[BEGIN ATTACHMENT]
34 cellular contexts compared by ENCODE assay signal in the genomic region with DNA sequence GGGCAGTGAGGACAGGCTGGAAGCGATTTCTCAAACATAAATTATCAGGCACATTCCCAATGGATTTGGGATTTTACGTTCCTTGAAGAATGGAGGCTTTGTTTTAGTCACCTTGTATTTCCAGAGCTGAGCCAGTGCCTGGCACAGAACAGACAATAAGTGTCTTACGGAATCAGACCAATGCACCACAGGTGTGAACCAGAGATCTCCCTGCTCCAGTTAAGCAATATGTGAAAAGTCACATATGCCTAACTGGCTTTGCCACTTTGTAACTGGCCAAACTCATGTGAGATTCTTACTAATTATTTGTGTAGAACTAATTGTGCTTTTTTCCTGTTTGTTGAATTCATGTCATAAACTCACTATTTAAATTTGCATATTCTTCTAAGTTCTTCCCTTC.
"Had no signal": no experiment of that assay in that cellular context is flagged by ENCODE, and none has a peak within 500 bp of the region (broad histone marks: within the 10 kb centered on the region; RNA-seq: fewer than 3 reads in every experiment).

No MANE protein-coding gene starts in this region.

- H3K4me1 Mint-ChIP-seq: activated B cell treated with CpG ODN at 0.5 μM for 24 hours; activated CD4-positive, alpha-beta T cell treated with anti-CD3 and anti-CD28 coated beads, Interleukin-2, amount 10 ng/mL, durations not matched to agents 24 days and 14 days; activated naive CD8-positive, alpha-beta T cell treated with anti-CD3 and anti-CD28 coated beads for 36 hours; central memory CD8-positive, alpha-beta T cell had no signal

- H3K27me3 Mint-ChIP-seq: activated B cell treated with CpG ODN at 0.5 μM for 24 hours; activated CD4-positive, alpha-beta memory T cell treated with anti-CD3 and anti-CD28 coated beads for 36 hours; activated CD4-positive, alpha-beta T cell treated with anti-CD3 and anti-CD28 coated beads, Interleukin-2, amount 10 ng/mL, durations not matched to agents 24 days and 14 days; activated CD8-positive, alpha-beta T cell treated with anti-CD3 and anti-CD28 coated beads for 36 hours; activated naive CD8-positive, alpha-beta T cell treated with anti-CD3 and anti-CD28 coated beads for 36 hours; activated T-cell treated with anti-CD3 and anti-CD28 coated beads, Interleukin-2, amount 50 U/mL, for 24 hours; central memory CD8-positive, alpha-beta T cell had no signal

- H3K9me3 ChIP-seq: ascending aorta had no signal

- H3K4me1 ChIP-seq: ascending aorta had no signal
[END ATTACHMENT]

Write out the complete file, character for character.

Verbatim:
34 cellular contexts compared by ENCODE assay signal in the genomic region with DNA sequence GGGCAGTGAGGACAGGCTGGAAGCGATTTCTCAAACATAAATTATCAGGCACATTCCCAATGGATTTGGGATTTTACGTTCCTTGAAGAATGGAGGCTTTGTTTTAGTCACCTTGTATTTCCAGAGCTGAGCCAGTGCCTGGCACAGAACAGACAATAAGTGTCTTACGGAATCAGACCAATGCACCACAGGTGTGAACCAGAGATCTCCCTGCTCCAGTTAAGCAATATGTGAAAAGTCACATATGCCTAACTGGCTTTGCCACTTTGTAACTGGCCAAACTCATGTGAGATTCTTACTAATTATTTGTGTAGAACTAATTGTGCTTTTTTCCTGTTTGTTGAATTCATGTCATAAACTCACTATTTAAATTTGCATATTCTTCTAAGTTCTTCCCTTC.
"Had no signal": no experiment of that assay in that cellular context is flagged by ENCODE, and none has a peak within 500 bp of the region (broad histone marks: within the 10 kb centered on the region; RNA-seq: fewer than 3 reads in every experiment).

No MANE protein-coding gene starts in this region.

- H3K4me1 Mint-ChIP-seq: activated B cell treated with CpG ODN at 0.5 μM for 24 hours; activated CD4-positive, alpha-beta T cell treated with anti-CD3 and anti-CD28 coated beads, Interleukin-2, amount 10 ng/mL, durations not matched to agents 24 days and 14 days; activated naive CD8-positive, alpha-beta T cell treated with anti-CD3 and anti-CD28 coated beads for 36 hours; central memory CD8-positive, alpha-beta T cell had no signal

- H3K27me3 Mint-ChIP-seq: activated B cell treated with CpG ODN at 0.5 μM for 24 hours; activated CD4-positive, alpha-beta memory T cell treated with anti-CD3 and anti-CD28 coated beads for 36 hours; activated CD4-positive, alpha-beta T cell treated with anti-CD3 and anti-CD28 coated beads, Interleukin-2, amount 10 ng/mL, durations not matched to agents 24 days and 14 days; activated CD8-positive, alpha-beta T cell treated with anti-CD3 and anti-CD28 coated beads for 36 hours; activated naive CD8-positive, alpha-beta T cell treated with anti-CD3 and anti-CD28 coated beads for 36 hours; activated T-cell treated with anti-CD3 and anti-CD28 coated beads, Interleukin-2, amount 50 U/mL, for 24 hours; central memory CD8-positive, alpha-beta T cell had no signal

- H3K9me3 ChIP-seq: ascending aorta had no signal

- H3K4me1 ChIP-seq: ascending aorta had no signal